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The abnormal thickening (pyometra) of the uters' lining can occur in dogs at any age, although it is more common in dogs that are six years of age or older. Cystic endometrial hyperplasia, meanwhile, is a medical condition characterized by the presence of pus-filled cyst inside the dog's uterus, causing the endometrium to enlarge (also known as hyperplasia).
Prognosis is often positive for both conditions; however, if the dog's cervix is closed, it can be a life threatening condition requiring immediate medical attention.
These two conditions can affect both dogs and cats. If you would like to learn more about how pyometra and cystic endometrial hyperplasia affects cats, please visit this page in the PetMD health library.
Signs may include:
One of the known causes of this condition in dogs is repeat exposure to estrogen and progesterone. The formation of cystic endometrial hyperplasis is often progressive, often following the development of a thickened uterine lining.
Intact older female dogs that have never given birth are at a higher risk of developing pyometra or cystic endometrial hyperplasia.
Your veterinarian will perform an examination to review the type and severity of your dog’s discharge, as well as to view whether the cervix is open or closed. X-rays and ultrasounds will be used detect the size of the uterus, and to determine if the dog is pregnant.
In many cases, treatment for pyometra will be given on an outpatient basis. However, if the cervix is closed, the condition can be life threatening and immediate action will be required. The preferred treatment for this medical condition is a hysterectomy -- the removal of the dog's ovaries and uterus. Other options are available, but at a higher risk to the animal's wellbeing; these are only recommended for dogs with a high breeding value.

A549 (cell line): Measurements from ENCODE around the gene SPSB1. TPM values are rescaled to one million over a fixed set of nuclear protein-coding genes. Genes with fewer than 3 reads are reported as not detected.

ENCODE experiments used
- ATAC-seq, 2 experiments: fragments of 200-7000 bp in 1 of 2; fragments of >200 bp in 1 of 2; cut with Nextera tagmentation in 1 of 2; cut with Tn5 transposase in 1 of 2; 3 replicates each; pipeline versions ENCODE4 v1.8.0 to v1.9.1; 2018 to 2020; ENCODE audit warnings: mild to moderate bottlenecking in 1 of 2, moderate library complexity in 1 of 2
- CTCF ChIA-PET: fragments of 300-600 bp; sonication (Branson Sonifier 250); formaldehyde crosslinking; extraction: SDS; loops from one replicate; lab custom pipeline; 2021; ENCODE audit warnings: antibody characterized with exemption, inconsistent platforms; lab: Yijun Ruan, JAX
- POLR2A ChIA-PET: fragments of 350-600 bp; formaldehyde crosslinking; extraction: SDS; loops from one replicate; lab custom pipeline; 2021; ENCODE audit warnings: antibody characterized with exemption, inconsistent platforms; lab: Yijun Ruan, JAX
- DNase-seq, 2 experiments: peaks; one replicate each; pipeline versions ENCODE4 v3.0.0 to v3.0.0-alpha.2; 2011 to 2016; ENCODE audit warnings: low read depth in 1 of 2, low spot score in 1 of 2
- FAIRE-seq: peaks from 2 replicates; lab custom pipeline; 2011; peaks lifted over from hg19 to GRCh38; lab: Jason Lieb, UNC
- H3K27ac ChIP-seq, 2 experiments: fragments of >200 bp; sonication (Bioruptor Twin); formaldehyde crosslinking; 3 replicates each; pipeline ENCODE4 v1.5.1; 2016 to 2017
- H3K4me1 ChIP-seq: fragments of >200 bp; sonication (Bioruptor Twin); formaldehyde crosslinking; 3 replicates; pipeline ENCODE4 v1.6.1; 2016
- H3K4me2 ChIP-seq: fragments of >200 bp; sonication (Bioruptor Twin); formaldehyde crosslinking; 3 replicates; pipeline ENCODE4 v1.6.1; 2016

A lavage of the uterus and surrounding areas will be performed to remove the pus and fluids, and to support the healing process. Antibiotics are often administered to fight off infection. Prostaglandins, meanwhile, are administered to control the dog's cell growth and control hormone regulation, and to cause the smooth muscles in the dog's body to contract.
Your dog will be released from medical care once its uterus has returned to normal size and there are no signs of fluids. Antibiotics should be administered for several weeks to prevent infection. It is normal for vaginal discharge to continue until the healing process is complete.
Allowing your dog to go through its heat (estrus) cycles without being bred has been shown to increase the incidence of pyometra. Therefore, spaying your dog (or removing its ovaries) is the best form of prevention.
A hormone that is created at the time of pregnancy
A product made of fluid, cell waste, and cells
The hollow bodily organ that holds the embryo and fetus and provides nourishment; only found in female animals.
Irritating tissue with a great deal of some type of fluid
The presence of pus in the uterus
The time period in which a female is receptive to male attention
The process of making something larger by dilating or stretching it
The innermost layer of the uterus
The type of female hormone produced in the ovaries that contributes to sex drive and female characteristics
The maximum potential that an animal has as far as its potential profit in terms of meat, eggs, milk, or other goods useful to people; may also refer to their ability to mate and birth and nurse young.